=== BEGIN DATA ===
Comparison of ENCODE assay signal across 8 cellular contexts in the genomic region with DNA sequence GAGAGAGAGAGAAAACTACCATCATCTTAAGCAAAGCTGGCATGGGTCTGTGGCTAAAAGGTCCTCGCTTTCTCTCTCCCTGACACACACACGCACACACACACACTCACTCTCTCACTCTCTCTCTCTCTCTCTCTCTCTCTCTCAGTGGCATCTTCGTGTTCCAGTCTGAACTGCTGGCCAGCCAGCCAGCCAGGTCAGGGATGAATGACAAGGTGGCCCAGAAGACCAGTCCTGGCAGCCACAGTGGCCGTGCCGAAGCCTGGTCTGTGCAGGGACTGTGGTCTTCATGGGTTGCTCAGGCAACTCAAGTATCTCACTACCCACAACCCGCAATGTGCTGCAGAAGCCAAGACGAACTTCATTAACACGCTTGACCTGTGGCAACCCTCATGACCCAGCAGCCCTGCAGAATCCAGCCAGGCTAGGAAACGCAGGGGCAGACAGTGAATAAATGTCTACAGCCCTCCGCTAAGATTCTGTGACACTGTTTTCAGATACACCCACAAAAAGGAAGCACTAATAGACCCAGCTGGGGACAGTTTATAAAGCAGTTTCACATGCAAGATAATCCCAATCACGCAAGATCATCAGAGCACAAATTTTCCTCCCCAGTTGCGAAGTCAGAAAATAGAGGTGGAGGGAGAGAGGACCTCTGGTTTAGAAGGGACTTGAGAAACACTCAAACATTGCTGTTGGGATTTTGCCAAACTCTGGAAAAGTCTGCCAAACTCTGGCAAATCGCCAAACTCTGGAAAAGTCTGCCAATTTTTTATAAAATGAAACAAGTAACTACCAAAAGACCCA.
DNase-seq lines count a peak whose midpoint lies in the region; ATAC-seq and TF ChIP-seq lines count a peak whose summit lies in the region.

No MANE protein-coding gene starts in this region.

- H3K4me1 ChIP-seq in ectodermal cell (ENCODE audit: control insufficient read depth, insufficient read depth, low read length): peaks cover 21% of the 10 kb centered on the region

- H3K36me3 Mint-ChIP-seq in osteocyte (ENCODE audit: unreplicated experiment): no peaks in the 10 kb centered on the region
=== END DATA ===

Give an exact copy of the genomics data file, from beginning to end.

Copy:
Comparison of ENCODE assay signal across 8 cellular contexts in the genomic region with DNA sequence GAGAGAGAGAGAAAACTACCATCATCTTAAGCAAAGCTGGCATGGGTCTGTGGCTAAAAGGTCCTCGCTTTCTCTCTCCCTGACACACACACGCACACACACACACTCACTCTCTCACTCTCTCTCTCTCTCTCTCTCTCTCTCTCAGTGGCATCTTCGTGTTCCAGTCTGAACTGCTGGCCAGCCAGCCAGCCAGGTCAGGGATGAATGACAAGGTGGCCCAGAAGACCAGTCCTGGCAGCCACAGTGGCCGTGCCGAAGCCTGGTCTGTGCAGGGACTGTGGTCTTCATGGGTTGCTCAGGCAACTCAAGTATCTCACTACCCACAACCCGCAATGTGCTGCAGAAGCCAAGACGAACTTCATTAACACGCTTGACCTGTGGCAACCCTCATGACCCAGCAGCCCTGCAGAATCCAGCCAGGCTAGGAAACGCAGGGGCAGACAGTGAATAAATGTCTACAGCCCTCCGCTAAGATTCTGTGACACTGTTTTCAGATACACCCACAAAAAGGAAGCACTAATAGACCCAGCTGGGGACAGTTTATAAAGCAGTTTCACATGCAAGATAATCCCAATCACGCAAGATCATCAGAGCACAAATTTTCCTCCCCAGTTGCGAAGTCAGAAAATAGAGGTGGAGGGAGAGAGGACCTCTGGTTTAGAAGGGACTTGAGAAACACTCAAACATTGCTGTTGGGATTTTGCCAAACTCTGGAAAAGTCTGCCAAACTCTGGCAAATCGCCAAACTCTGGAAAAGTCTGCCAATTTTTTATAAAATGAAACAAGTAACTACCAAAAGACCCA.
DNase-seq lines count a peak whose midpoint lies in the region; ATAC-seq and TF ChIP-seq lines count a peak whose summit lies in the region.

No MANE protein-coding gene starts in this region.

- H3K4me1 ChIP-seq in ectodermal cell (ENCODE audit: control insufficient read depth, insufficient read depth, low read length): peaks cover 21% of the 10 kb centered on the region

- H3K36me3 Mint-ChIP-seq in osteocyte (ENCODE audit: unreplicated experiment): no peaks in the 10 kb centered on the region